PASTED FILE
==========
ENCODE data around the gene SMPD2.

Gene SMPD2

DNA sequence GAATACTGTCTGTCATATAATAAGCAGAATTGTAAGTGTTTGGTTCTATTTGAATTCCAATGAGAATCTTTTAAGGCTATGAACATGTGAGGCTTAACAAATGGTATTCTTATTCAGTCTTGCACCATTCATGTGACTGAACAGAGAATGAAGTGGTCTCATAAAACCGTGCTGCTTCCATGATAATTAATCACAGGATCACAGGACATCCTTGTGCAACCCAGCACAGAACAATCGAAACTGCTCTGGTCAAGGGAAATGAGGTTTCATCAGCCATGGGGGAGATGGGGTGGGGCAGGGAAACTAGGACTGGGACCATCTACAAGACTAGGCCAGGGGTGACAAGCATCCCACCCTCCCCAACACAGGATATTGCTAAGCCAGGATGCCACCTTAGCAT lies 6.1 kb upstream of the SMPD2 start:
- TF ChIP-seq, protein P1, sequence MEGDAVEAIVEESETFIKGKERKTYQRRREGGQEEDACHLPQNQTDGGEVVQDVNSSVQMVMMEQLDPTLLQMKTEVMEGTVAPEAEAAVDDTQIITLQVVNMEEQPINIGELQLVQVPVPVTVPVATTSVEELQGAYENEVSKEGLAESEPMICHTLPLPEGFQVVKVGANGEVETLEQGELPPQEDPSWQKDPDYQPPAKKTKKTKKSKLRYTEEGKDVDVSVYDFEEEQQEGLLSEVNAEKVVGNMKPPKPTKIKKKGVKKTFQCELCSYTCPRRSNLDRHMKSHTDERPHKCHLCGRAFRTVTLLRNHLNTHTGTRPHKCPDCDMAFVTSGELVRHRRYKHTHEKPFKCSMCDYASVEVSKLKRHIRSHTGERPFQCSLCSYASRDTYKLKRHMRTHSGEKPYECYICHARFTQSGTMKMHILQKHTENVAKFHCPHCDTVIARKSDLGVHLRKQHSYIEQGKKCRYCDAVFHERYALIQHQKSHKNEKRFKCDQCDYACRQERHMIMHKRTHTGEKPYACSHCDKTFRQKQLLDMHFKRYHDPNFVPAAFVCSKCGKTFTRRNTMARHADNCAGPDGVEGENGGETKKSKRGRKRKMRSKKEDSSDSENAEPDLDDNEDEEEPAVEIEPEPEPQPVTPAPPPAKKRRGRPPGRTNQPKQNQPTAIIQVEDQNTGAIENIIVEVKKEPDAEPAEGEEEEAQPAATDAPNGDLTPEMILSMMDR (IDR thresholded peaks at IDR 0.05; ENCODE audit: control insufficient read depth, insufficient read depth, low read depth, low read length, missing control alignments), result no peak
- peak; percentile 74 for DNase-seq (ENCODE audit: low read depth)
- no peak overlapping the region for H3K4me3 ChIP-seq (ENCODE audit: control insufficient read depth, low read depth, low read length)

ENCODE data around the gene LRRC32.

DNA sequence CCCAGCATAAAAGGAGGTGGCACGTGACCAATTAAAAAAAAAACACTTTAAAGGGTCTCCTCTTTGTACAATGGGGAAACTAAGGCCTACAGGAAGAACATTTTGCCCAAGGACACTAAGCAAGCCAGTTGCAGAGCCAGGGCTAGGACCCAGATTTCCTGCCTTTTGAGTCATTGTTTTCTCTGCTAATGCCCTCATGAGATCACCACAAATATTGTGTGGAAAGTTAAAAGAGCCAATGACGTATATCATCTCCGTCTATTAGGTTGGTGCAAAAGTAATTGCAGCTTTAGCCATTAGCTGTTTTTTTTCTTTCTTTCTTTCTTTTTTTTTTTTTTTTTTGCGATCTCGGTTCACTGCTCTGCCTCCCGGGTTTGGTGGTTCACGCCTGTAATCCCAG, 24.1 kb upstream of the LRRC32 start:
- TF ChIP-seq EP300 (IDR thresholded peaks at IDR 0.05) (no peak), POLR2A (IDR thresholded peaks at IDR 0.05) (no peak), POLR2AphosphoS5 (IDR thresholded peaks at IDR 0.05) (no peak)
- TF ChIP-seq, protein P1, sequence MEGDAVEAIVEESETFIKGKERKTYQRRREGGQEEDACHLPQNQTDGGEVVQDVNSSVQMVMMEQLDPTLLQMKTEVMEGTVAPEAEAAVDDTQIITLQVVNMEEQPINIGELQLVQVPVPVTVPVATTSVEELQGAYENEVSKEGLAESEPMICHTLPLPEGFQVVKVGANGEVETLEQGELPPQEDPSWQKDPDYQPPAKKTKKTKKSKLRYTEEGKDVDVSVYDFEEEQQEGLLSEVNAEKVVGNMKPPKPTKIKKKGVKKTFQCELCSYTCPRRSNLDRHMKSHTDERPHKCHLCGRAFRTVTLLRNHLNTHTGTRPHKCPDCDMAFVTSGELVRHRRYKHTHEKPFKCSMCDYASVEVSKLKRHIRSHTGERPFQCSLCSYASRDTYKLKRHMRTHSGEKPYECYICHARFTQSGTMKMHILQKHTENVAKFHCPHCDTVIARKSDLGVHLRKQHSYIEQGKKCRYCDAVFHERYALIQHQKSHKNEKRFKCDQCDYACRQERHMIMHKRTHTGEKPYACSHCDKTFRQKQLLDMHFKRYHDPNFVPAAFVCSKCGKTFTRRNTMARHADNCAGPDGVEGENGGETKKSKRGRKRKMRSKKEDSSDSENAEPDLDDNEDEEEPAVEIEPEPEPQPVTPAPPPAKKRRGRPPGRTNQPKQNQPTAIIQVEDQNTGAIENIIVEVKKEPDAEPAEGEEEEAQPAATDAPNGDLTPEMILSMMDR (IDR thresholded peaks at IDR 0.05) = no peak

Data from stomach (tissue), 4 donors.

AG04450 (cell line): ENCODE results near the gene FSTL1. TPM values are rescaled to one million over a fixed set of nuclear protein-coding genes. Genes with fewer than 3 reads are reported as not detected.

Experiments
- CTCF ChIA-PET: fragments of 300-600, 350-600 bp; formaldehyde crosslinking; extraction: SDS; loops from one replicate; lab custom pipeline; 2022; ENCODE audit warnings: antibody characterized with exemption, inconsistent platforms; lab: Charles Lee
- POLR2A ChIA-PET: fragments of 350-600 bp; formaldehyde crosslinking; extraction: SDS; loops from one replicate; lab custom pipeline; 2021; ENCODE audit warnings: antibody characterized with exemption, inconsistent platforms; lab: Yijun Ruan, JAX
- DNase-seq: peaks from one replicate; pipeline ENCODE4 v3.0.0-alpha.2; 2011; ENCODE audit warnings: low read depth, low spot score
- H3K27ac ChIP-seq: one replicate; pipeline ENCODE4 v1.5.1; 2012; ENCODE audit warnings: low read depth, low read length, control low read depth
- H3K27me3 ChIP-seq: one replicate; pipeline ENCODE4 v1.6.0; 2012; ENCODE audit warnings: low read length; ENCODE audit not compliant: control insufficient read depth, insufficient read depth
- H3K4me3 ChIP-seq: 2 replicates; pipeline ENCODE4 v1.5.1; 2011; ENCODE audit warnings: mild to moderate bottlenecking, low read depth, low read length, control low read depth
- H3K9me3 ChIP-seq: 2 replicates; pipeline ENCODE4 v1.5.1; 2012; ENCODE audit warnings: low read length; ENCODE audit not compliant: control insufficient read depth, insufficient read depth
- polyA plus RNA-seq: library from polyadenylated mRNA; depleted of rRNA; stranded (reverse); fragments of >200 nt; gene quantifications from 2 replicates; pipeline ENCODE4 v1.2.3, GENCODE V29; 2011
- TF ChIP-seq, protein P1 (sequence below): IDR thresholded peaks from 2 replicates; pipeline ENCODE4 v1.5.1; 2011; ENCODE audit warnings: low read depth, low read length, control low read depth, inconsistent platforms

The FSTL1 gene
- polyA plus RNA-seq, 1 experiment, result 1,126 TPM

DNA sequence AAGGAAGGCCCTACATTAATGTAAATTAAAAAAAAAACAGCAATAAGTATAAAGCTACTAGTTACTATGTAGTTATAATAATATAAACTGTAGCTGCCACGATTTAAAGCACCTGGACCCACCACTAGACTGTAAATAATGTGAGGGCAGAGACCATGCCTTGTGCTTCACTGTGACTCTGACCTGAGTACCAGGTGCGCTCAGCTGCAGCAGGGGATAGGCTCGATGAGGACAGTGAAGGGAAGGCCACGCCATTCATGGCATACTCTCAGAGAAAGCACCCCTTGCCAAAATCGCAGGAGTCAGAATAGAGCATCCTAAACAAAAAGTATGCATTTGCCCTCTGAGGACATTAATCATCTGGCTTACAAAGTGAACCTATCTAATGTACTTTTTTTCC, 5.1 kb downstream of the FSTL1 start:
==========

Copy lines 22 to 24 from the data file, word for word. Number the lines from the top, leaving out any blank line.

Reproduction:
- TF ChIP-seq, protein P1 (sequence below): IDR thresholded peaks from 2 replicates; pipeline ENCODE4 v1.5.1; 2011; ENCODE audit warnings: low read depth, low read length, control low read depth, inconsistent platforms

The FSTL1 gene
- polyA plus RNA-seq, 1 experiment, result 1,126 TPM